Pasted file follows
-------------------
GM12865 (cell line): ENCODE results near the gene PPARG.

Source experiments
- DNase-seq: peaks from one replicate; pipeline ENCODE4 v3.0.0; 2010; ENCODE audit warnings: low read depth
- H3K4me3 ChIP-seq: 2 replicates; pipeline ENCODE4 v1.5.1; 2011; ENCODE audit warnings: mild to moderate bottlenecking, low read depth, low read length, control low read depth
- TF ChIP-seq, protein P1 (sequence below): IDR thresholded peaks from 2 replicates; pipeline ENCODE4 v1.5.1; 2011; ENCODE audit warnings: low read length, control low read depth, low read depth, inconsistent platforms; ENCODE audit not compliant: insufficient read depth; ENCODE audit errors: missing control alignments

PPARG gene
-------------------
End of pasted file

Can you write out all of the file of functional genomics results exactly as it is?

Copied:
GM12865 (cell line): ENCODE results near the gene PPARG.

Source experiments
- DNase-seq: peaks from one replicate; pipeline ENCODE4 v3.0.0; 2010; ENCODE audit warnings: low read depth
- H3K4me3 ChIP-seq: 2 replicates; pipeline ENCODE4 v1.5.1; 2011; ENCODE audit warnings: mild to moderate bottlenecking, low read depth, low read length, control low read depth
- TF ChIP-seq, protein P1 (sequence below): IDR thresholded peaks from 2 replicates; pipeline ENCODE4 v1.5.1; 2011; ENCODE audit warnings: low read length, control low read depth, low read depth, inconsistent platforms; ENCODE audit not compliant: insufficient read depth; ENCODE audit errors: missing control alignments

PPARG gene